What do beekeepers do in the winter? Countdown audition.


For a start, they worry.  Will the colony survive the winter?  Opening the hive is to be avoided.  it is possible to feed fondant to the bees and most beekeepers have a system so it is just a few seconds to lift off the lid, invert the container of fondant and close everything up again.  We need to protect from mice entering the hive and from woodpeckers making holes to get at the honey.  We keep the entrance clear of snow (a landing board makes snow problems more likely for UK national hives with low entrances).  When we clear entrances of snow we frequently see a few dead bees that the undertaker bees have tried to push out of the hive so we peer and worry whether this is of the scale of normal death rate or something more sinister.

And whilst we worry we get on with other things.  A week or so ago my ‘other thing’ was an audition to appear on Countdown as a contestant.  It was a shaky week in the sense that I had started a 2 week detox group not realising just how awful the withdrawal headaches would be.  The idea of the audition was nervewracking as I know nerves can turn my brain to mush and I really didn’t want to look an idiot.  On the morning of the audition I broke the detox by having a cup of earl Greay and luckily that seemed to set me up for the day and keep the pain at bay – little did I know the pain would get worse and last for another 4 days.  I am still not sure whether I made it worse by having the tea that morning.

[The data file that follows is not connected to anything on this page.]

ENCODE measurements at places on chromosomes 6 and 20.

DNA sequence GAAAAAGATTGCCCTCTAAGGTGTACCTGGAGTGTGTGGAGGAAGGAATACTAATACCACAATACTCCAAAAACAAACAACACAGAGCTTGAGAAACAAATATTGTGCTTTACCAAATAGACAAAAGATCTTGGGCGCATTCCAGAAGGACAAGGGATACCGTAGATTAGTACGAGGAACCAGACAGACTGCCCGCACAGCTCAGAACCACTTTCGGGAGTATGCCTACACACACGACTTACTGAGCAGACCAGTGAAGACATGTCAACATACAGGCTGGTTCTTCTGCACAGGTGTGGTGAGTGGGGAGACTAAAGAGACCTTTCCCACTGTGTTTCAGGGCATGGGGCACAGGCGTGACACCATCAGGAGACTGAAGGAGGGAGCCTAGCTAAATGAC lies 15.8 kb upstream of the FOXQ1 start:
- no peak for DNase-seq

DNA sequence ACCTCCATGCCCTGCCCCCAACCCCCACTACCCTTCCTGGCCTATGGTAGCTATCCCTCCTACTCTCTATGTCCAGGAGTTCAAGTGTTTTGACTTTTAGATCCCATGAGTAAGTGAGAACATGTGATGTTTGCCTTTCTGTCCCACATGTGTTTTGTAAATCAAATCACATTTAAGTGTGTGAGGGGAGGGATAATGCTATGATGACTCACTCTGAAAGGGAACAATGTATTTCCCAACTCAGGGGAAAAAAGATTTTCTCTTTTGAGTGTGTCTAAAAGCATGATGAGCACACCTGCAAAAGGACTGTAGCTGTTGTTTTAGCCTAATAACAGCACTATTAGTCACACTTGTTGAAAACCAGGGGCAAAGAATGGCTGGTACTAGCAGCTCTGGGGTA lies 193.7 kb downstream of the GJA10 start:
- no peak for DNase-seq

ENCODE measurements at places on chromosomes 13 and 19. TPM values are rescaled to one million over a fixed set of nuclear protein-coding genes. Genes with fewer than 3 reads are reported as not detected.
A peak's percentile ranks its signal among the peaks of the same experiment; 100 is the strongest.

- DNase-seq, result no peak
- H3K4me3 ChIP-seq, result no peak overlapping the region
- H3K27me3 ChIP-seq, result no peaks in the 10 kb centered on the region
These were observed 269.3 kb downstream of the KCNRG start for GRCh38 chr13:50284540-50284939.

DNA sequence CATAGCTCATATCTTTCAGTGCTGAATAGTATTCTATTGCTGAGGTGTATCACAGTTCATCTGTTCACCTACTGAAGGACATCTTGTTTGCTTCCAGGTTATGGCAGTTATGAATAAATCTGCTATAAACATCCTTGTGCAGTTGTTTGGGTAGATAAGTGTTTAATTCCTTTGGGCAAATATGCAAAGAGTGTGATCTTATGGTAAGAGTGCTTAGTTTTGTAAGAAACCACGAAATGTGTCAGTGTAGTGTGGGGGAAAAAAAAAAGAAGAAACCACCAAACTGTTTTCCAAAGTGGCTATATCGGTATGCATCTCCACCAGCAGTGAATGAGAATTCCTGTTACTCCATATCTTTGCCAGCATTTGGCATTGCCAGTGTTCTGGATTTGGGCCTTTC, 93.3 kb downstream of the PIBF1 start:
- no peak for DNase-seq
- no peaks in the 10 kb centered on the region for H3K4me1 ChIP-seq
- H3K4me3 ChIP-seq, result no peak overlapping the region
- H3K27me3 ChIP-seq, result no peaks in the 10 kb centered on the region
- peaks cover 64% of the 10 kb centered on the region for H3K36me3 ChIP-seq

When I play Countdown at home I don’t write anything down and in the audition we had been warned there would be no technology or monitors.  It is surprising how much difference it makes both in time and in adjusting to the different view.  Our audition was run by the person who had contacted me – Holly.  It reminded me of my limited experience of local radio where if you phone to speak to someone often you hear them calmly finish reading the news and in the next heartbeat they calmly answer the phone to you. In some ways it makes you think of the term ‘Jack of all trades’ – but Holly was certainly mistress of them all as she conducted everything with such efficiency but also made us feel relaxed and welcome.

We were told we would hear within 2 weeks.  I was certainly hopeful though aware there were others who were better than I and I had a friend who didn’t get through despite being quite a whizz on some word games.

So, readers, if I have any, I am afraid you’ll need to wait to know, too.

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About apiarylandlord

Definitely past it - whatever it was - I may have blinked and missed it. New to beekeeping and totally entranced by the experience. That is probably all you need to know until I work out how secure this blog is. Great fan of recycling - see ilovefreegle.org to find your local group. Save things from landfill. Pass on your surplus, locally, for free or ask for things you need in case you can have someone's cast off again for free.
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2 Responses to What do beekeepers do in the winter? Countdown audition.

  1. mredible says:

    Good luck with Countdown, I’ll look out for you!

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